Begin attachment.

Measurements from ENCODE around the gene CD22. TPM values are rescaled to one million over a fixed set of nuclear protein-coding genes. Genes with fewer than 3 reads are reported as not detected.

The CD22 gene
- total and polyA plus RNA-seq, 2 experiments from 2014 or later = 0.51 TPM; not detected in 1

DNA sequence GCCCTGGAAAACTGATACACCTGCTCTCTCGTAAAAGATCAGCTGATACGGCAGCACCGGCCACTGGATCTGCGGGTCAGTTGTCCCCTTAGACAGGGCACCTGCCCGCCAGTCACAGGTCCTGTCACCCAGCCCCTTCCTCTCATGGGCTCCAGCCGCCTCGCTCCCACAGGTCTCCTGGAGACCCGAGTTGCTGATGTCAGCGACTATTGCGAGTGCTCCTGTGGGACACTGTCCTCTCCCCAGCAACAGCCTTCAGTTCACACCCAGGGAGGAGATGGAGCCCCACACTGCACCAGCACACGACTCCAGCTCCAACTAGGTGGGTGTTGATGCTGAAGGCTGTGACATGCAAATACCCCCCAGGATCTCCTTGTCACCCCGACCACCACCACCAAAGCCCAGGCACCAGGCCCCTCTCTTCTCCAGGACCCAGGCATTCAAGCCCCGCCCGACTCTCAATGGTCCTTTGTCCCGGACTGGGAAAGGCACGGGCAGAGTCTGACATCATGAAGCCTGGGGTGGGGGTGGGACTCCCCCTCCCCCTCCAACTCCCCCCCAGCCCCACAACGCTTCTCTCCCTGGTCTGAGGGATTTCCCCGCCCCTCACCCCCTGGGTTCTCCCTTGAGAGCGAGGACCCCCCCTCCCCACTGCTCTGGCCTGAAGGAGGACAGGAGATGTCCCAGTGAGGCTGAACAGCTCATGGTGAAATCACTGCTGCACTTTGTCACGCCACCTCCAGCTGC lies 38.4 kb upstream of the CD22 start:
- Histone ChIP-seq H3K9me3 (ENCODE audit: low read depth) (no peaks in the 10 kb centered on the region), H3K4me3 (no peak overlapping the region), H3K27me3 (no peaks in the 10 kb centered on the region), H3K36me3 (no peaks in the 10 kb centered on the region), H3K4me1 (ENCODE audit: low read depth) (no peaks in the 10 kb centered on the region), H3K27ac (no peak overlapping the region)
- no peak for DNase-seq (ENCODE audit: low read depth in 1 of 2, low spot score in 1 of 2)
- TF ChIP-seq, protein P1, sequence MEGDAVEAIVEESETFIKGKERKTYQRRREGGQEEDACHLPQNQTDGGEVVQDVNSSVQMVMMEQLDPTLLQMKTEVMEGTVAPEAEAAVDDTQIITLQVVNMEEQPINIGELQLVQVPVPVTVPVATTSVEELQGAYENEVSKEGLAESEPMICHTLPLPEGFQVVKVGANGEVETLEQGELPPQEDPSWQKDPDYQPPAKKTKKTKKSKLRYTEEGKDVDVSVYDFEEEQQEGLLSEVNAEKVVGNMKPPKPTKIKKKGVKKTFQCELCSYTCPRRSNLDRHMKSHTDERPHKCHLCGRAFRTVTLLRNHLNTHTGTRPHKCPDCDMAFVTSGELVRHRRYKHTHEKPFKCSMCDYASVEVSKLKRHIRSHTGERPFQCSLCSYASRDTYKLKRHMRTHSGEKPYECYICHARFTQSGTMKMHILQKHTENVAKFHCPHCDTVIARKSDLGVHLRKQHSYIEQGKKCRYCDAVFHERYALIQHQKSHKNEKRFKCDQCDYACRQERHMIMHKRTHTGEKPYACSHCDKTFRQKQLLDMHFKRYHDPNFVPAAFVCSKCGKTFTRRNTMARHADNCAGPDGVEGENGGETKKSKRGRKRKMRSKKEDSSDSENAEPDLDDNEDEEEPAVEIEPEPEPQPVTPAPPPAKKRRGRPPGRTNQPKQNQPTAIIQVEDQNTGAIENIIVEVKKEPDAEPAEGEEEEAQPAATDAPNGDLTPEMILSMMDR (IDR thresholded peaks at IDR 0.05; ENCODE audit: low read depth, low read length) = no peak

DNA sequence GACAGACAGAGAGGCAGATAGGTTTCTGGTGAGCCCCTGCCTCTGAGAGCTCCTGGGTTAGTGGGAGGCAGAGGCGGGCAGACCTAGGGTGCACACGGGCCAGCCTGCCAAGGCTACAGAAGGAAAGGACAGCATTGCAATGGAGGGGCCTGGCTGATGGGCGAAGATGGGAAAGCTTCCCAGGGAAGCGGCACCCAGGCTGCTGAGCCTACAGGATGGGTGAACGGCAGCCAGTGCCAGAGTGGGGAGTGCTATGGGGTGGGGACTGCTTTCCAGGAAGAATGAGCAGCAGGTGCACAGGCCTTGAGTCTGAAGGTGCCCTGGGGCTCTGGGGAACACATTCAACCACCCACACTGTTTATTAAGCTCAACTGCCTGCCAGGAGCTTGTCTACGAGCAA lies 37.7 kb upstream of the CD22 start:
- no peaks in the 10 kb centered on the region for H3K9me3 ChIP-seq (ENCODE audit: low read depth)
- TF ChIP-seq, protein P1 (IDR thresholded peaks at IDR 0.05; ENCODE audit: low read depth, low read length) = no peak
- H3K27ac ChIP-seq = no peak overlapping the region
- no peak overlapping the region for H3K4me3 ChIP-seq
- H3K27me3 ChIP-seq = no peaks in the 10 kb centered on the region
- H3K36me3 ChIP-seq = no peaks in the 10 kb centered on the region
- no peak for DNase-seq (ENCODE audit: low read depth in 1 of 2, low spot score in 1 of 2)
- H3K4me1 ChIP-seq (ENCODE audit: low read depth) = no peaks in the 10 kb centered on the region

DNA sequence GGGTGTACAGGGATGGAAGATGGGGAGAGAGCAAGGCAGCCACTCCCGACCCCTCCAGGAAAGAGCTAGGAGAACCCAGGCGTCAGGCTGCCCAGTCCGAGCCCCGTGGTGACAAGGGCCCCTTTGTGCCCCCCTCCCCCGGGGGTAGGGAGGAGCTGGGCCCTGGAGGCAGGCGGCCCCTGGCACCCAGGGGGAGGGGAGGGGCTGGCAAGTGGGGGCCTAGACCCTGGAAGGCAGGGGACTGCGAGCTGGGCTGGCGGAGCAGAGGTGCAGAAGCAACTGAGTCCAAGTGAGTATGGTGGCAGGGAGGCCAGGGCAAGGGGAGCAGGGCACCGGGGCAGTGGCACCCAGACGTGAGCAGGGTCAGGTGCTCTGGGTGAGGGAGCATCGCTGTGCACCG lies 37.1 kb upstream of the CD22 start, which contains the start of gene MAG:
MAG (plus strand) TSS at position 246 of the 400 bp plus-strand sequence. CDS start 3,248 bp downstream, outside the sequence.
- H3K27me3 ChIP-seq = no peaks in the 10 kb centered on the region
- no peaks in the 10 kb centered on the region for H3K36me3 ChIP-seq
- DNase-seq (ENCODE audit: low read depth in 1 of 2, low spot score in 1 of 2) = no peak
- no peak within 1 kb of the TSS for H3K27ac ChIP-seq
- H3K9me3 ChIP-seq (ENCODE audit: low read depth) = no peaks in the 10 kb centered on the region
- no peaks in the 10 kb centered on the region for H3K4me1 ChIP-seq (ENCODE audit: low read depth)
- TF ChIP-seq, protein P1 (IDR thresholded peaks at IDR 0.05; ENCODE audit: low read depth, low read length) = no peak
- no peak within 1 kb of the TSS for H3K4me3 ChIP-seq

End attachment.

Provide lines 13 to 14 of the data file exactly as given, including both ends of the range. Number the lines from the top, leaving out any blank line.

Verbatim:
- H3K27me3 ChIP-seq = no peaks in the 10 kb centered on the region
- H3K36me3 ChIP-seq = no peaks in the 10 kb centered on the region